If California is dying, then Texas is part of that great gathering of cattle in the sky.

To paraphrase a quote attributed to Samuel Clemens aka Mark Twain, whose career took off after spending time in the Golden State, “California’s death has been greatly exaggerated.”

Denis Wyatt

The national press has been in hyena mode since Elon Musk and Oracle decided to load up their California-built Teslas and move to Texas two years ago.

Nothing against Texas, whose governors over the years have taken great pride in poaching whatever employers they could instead of welcoming growing global economic and cultural trends, but California is still golden and Texas, well, it has a lot of oil, but so does California.

We have our share of wide open spaces here, like the Mojave Desert, but we also have fertile ground. Last year, California produced $49.9 billion in agricultural products, more than the nation’s No. 2 and No. 3 agricultural states — Iowa and Nebraska — combined. No one rivals California when it comes to breadth or diversity of agricultural innovation.

The movie industry didn’t start here, but it exploded here. The state’s contributions to aviation are legendary. The tech industry is just the latest to shatter the “possibility ceiling” and change the world.

It’s not enough to have lots of people, abundant natural resources, space, politicians happy to subsidize corporations using taxpayers’ money the way some people breathe, and loose environmental regulations to inspire innovation.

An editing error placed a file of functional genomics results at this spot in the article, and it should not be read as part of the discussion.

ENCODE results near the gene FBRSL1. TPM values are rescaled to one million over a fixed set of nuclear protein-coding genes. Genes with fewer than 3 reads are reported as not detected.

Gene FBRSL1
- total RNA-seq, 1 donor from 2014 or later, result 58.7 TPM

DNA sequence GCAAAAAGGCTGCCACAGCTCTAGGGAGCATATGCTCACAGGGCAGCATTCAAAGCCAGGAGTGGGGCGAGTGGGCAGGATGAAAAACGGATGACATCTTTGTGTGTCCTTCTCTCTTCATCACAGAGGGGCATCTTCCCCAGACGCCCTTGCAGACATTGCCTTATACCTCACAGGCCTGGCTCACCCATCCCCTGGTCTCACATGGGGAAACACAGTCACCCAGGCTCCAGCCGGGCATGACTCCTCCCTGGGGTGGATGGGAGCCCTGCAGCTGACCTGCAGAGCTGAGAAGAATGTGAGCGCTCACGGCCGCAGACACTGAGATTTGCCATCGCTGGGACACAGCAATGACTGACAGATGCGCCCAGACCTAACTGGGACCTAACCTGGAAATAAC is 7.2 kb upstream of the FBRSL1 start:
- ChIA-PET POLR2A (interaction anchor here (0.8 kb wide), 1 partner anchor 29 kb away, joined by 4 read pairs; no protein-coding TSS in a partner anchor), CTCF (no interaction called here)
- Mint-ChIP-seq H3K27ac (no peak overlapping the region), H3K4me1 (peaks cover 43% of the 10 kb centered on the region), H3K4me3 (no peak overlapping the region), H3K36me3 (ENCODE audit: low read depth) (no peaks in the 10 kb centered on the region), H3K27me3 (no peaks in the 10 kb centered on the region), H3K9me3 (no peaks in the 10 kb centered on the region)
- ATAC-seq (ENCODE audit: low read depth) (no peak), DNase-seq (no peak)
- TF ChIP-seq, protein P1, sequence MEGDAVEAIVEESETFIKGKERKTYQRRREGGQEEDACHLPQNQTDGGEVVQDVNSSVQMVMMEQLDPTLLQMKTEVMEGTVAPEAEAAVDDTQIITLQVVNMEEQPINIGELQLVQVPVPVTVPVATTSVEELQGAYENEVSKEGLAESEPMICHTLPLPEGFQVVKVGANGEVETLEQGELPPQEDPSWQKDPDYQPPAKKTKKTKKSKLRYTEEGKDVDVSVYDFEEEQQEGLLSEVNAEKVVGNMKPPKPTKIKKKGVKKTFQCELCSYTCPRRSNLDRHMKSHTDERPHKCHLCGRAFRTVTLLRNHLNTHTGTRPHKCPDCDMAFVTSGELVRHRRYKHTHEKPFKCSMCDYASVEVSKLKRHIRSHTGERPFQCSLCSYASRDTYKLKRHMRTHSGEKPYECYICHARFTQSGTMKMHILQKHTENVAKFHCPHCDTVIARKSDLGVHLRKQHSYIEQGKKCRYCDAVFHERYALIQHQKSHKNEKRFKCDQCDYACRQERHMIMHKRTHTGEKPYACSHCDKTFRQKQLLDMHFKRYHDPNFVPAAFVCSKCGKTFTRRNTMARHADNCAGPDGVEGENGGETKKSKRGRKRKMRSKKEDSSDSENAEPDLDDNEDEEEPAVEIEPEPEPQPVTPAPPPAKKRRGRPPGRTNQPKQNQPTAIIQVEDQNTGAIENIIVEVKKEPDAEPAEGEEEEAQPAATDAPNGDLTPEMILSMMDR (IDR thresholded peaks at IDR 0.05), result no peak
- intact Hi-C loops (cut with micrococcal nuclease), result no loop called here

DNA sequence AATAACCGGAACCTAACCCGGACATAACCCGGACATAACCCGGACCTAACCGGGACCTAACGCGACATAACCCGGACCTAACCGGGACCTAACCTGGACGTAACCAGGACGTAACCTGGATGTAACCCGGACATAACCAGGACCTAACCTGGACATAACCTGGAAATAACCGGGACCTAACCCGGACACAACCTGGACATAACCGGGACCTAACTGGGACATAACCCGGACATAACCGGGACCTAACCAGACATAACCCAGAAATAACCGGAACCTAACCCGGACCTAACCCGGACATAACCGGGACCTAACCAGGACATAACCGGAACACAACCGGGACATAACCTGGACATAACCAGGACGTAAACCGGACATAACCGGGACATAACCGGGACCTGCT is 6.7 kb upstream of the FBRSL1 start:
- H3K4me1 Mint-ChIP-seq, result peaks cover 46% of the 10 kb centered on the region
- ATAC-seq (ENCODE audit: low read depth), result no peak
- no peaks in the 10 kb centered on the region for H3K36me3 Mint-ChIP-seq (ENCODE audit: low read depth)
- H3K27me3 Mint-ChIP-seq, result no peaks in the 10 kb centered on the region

Just as Texas has a sense of being that you can’t replicate elsewhere, so does California. And at the risk of sounding smug, to most, the sense of being from California has allowed him to keep pushing the boundaries, in terms of good and bad.

The California dream is a state of mind stimulated by the gold rush and kept alive by those drawn to the country’s last continental frontier.

Is California in trouble? You bet.

But it also has plenty of things that not only counteract these issues when placed on a scale, but swing them into the positive range. They run the gamut from weather to natural beauty to what is arguably the greatest melting pot of cultures and ethnicities on the planet.

The mix of mixing pots inspired by natural beauty, fueled by the freshness of our fertile soils made possible by arguably the largest re-engineering of water basins in the world, and enveloped in a Mediterranean climate is priceless.

If successful businesses were 100% driven by low taxes, low levels of regulation, rock bottom land prices, and cheap labor, every square inch of Texas would have been paved over years ago.

But there’s obviously something missing in Texas – which indeed has a fair share of strong businesses and great people.

That’s why, despite all the talk about California being dead, five of the eight most valuable companies in the entire United States are not just located in the Golden State, but specifically in the Bay Area.

Facebook and Alphabet (Google’s parent company) are fearless and stumbling to trade the San Francisco 49ers for the Dallas Cowboys. Both companies are actually massively expanding office space in the Bay Area, even as they reduce their global workforces.

They are also spending massive sums to address the housing shortage they helped create while amassing their wealth, unlike Musk and Oracle’s Mark Hurd.

The same week in 2018 that Oracle and Musk said they were moving their headquarters to Texas, despite not taking stakes in their sizable Bay Area footprints, Door Dash and Airbnb became public companies with skyrocketing valuations that blew the doors off their initial public operations.